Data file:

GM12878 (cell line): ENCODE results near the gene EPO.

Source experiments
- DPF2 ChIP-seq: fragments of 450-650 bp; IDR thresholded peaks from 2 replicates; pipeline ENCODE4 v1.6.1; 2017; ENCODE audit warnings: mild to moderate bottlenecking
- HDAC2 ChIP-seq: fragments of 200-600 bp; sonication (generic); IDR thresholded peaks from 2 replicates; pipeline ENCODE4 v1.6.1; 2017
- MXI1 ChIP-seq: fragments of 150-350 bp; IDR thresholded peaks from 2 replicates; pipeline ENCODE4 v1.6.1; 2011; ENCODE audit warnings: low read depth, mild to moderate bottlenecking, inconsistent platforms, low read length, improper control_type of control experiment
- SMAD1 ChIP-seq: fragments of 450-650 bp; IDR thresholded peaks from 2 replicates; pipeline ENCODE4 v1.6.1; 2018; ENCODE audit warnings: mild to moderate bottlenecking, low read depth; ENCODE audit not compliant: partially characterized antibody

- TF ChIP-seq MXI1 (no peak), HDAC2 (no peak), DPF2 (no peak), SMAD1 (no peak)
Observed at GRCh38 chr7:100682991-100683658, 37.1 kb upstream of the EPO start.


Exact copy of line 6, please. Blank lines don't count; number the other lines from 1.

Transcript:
- SMAD1 ChIP-seq: fragments of 450-650 bp; IDR thresholded peaks from 2 replicates; pipeline ENCODE4 v1.6.1; 2018; ENCODE audit warnings: mild to moderate bottlenecking, low read depth; ENCODE audit not compliant: partially characterized antibody